Gardening Gardening 2021

Gardening – June 2021 – Helen Robins

Roseland Online June 2021

What a difference a few days make in the garden. 

It has been, and not just from a gardening point of view, a thoroughly odd and unpredictable moth or two. Dry dry dry but cold April, followed by wet wet wet but still flipping cold May. Our annual plants (veg and flowers both) are so retarded as to be laughable. Facebook keeps throwing me “Memories” of flower photos I took over the past 2 or 3 years, and I just keep saying to myself “nope, haven’t got those in bloom yet”. There will definitely be a bit of a gap in our flower production for Veryan and Portloe Stores, and for other customers, but everyone is in the same boat so we just have to get on with it and make up some time. If you see me around, and I appear not to recognise you, it may not just be the mask – I will be working like a demon and tired as a zombie for the foreseeable. 

Hopefully, the sub 5 degree or colder night-time temperatures and frosts are a thing of the past (fingers crossed) and the game we are all playing with our gardening is catch up. But don’t let it spoil the experience. So what if your tomatoes and courgettes appear in July not June? They will still come. It’s not too late to sow some summer veg seed – carrots, beetroots, kohl rabi, turnips, courgettes, summer squash, cucumbers, salad and herbs of all sorts, peas, and so on. Your crop will just  be arrive later and maybe even last longer. Some you will have missed the boat on though – spuds, parsnips, tomatoes, chillis and peppers, for example. They all need a long growing season, so if you can, source plants or just buy that particular foodstuff this year.  


Similarly, with annual flower seeds such as cornflower, nigella, ammi, helichrysum (strawflower), marigolds and calendula – soil and air temperatures are such that I would advocate sowing directly into well prepared flower beds now. Let’s face it, we have the longest day this month and after that, the days will start decreasing in length and annuals won’t get the daylight hours they really need to thrive.


Now that temperatures have risen, and those bitter winter winds seem to have left us for the moment at least, it is time to take a hard look at your evergreen shrubs, and decide if they need a tidy up or reducing in size. There is a relatively short window in which to prune these. You need to catch them just before growth starts in mid-spring, after any risk of frost or cold wind has passed, but before the heat of summer really emerges. A mid-spring start date will avoid frost and wind damage to new shoots, and the inevitable cut ends will soon be disguised by new growth. Stopping before the heat builds up will mean that your shrubs do not end up drought stressed by the summer sun, and will not look too scraggy as the bulk of its new growing will have been done for the year.

You should leave any evergreens that are in flower or about to flower in mid-spring until that flowering has finished. Shrubs such as rhodis, azaleas and camellias often thrive better without any pruning at all, unless they become too unwieldy for their positions. If you do need to prune to control their size, leave until after flowering again, but in the case of camellias particularly, you need to act quickly when the window opens. These start forming their next year’s flower buds very soon after flowering, and if you leave pruning too late, you risk losing the following year’s blooms.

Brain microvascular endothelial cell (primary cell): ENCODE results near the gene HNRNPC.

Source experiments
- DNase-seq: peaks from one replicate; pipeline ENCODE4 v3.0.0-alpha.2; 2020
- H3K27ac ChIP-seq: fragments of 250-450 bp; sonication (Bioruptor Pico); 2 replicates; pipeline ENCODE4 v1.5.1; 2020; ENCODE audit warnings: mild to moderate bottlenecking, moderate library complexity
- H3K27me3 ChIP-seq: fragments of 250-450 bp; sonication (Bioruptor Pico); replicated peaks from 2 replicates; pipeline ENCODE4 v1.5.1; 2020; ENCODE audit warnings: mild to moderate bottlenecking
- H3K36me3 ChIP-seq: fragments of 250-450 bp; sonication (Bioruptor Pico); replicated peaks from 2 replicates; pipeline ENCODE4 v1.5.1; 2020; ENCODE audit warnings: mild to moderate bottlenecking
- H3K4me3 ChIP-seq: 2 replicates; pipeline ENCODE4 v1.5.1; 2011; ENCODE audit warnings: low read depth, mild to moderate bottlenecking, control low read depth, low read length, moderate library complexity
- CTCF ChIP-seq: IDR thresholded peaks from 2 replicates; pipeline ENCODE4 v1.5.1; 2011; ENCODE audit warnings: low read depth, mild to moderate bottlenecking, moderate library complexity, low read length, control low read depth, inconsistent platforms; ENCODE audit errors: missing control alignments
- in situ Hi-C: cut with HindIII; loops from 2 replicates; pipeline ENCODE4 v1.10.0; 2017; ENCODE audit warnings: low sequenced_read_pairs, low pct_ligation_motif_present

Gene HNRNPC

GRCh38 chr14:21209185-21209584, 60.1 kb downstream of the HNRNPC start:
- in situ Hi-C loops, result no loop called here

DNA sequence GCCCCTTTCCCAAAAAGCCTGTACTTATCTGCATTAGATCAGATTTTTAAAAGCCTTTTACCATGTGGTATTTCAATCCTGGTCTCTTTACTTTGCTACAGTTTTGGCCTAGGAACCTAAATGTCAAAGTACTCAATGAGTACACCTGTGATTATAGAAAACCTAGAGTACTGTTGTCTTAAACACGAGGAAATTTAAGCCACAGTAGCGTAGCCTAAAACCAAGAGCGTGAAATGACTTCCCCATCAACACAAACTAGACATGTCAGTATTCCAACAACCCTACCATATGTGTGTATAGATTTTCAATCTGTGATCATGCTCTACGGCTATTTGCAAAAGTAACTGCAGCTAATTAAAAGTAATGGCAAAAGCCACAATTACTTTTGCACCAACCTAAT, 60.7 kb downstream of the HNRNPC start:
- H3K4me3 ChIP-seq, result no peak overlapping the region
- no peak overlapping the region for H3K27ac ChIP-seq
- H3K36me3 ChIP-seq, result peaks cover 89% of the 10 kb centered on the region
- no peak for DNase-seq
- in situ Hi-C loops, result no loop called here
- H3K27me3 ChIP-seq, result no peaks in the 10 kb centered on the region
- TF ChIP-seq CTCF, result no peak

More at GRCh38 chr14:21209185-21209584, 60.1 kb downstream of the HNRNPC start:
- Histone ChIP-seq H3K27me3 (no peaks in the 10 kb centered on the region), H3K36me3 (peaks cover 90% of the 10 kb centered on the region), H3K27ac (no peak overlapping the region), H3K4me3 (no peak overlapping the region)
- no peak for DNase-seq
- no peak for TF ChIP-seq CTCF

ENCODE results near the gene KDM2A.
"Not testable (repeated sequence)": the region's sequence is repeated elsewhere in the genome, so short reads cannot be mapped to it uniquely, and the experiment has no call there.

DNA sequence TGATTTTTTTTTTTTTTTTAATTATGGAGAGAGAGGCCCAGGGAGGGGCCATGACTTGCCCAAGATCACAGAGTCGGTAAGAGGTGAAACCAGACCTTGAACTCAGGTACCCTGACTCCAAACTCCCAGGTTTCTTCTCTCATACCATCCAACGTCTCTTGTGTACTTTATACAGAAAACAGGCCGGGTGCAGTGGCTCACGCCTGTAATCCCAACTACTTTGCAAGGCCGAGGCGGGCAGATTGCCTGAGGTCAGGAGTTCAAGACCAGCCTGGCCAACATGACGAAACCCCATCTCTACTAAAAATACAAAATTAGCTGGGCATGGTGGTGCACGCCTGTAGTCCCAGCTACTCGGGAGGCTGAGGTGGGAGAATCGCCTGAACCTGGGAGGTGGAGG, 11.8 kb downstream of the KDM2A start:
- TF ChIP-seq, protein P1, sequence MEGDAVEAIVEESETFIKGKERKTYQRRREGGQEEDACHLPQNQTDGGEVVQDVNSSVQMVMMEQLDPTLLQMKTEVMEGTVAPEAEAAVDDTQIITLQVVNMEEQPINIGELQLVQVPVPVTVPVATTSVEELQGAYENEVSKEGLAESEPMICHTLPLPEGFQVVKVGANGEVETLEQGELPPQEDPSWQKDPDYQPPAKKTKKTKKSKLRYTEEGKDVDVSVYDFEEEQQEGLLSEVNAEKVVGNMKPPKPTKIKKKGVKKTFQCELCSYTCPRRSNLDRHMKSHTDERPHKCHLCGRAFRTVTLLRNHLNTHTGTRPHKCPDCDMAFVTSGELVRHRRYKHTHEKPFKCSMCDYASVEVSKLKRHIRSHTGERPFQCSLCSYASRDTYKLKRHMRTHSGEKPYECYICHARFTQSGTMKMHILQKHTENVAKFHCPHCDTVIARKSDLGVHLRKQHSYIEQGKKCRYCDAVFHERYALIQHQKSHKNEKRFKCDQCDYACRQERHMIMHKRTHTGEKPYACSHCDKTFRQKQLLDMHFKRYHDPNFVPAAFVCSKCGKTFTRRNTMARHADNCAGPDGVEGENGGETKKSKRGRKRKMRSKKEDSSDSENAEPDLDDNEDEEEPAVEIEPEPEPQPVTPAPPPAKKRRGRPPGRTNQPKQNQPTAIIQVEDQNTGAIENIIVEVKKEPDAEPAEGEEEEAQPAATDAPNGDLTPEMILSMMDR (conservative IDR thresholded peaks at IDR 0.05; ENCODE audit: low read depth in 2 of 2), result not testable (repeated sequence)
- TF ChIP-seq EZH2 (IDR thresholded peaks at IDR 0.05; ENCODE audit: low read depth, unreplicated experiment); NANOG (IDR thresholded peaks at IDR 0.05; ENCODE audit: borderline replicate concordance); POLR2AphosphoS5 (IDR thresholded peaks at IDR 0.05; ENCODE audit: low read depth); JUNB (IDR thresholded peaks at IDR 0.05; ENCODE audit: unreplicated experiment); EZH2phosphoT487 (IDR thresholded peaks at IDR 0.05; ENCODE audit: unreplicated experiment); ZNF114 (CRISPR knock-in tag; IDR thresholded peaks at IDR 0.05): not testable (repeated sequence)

There are some golden rules with pruning. First, make sure your pruning implements, whether they be secateurs or loppers, are sharp and clean. Ragged cuts and dirty tools make for fertile ground for disease to enter your plant. Secondly, remove the 3 D’s – dead, diseased and damaged material. That alone will make a difference and that may be all you need to do. If not, move on to number 3, which is trim and shape, always cutting back to just above a leaf bud, cutting on the diagonal. It is very tempting and easy to turn everything into a blobby mound, but keep taking steps back from your shrub and get the shape you want to see. Fourthly, if your shrub needs rejuvenation rather than just a trim, try to do this over 3 years, to avoid too much stress to the shrub. And finally, when you’re happy with the end result, give it a good feed with either a slow release granules or a seaweed-based liquid feed, and a good mulch, both applied around the base.

Something none of us can escape as the weather warms is weed growth. You can actually see them growing before your eyes at the moment. Weeding little and often really does help, but if they are just getting on top of you, there are a number of herbicides available now that conform to organic standards, satisfying your environmental conscience. These will certainly help with the annual weeds, but the perennials may take a bit more persuasion to leave. Then, it’s the trusty spade or fork, or something a little stronger in the chemical department, probably glyphosate-based. The reality of living in a rural setting, as most of us do, is that weeds will always be a part of our gardens, and there are some which actually are beneficial to wildlife and quite attractive to have lurking around the fringes. Find the balance which suits you best. Or just ignore them. We mostly do.

Helen Robins, Calendra Collective

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